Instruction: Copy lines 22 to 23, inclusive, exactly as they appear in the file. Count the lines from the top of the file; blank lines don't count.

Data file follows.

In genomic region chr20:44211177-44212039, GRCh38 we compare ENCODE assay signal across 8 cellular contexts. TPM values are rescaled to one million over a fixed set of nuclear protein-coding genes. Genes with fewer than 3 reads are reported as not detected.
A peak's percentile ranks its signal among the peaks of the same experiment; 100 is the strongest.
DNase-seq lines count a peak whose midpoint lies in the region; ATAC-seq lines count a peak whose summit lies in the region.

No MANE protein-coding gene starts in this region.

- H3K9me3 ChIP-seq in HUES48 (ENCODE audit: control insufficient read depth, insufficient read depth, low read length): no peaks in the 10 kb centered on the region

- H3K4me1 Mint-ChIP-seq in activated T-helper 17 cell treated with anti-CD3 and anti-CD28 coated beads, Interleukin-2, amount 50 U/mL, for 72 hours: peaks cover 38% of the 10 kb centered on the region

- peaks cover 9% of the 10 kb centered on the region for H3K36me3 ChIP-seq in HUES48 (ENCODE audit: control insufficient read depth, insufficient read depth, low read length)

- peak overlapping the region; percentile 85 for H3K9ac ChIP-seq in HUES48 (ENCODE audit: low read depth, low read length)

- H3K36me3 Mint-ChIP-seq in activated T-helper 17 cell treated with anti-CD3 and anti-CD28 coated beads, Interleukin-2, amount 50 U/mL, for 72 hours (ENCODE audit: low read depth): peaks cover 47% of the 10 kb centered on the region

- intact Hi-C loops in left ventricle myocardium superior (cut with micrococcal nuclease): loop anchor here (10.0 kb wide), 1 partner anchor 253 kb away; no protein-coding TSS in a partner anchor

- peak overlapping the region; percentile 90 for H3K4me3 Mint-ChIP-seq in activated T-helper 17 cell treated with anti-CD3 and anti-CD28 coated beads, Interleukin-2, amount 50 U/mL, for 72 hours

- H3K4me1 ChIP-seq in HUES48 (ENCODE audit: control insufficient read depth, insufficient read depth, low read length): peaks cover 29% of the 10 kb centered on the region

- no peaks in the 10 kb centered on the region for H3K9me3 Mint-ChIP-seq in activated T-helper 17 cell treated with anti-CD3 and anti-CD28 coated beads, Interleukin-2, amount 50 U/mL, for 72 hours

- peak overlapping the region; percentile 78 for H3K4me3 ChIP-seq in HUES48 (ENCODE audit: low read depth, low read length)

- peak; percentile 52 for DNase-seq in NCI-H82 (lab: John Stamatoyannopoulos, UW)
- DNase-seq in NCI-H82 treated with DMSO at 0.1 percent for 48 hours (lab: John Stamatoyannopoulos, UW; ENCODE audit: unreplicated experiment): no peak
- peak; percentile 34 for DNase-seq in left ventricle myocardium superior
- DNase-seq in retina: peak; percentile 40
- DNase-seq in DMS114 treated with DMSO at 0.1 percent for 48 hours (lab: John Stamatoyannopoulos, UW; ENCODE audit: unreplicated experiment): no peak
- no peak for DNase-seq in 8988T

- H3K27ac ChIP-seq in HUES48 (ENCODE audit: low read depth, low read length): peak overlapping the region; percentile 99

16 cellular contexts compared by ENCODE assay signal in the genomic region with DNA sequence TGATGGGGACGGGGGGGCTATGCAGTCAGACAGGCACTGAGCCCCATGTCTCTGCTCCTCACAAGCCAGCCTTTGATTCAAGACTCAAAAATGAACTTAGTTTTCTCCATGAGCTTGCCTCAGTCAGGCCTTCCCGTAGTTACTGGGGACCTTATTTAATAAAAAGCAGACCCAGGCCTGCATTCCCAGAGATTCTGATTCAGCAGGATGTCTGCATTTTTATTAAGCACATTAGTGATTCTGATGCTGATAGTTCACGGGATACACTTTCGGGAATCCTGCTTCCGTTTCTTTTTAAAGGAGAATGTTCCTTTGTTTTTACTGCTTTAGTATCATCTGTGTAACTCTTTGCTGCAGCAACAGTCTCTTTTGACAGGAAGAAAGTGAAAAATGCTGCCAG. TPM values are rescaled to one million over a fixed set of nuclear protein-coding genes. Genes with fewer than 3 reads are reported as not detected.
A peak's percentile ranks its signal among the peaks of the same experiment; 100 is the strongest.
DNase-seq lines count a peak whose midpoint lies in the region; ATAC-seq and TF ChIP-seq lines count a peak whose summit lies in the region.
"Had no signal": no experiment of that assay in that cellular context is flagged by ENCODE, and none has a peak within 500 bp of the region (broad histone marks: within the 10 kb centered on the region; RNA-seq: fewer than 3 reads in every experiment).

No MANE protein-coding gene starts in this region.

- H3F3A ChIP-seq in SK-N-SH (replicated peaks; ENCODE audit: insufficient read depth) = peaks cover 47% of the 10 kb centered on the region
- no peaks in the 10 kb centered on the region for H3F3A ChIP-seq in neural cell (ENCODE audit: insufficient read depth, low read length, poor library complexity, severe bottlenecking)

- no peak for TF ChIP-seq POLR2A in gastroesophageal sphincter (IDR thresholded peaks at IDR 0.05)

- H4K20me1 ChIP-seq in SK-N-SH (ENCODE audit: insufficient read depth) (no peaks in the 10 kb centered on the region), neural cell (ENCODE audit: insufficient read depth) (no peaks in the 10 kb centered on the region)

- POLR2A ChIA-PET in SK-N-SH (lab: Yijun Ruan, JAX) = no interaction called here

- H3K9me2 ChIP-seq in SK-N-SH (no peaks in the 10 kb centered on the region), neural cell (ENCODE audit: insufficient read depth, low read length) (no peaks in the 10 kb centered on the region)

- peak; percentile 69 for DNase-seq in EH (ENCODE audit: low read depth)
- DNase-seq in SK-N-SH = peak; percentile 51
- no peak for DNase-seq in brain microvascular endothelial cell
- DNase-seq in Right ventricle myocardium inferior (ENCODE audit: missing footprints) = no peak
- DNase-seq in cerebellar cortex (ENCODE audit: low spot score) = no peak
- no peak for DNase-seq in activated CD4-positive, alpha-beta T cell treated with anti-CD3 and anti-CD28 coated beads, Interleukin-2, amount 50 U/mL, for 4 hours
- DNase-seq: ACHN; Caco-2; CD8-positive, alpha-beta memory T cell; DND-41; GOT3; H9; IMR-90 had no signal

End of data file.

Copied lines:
16 cellular contexts compared by ENCODE assay signal in the genomic region with DNA sequence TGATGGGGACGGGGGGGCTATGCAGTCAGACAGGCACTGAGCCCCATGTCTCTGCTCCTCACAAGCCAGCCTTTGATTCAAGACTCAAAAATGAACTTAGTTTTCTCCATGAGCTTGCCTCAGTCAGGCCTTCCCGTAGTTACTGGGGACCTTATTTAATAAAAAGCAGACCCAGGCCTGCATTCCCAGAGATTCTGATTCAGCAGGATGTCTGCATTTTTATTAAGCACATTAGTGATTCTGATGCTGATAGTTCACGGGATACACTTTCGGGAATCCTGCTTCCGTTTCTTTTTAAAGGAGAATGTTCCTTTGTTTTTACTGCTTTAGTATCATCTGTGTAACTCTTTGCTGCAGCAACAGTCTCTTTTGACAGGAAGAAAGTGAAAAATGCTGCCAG. TPM values are rescaled to one million over a fixed set of nuclear protein-coding genes. Genes with fewer than 3 reads are reported as not detected.
A peak's percentile ranks its signal among the peaks of the same experiment; 100 is the strongest.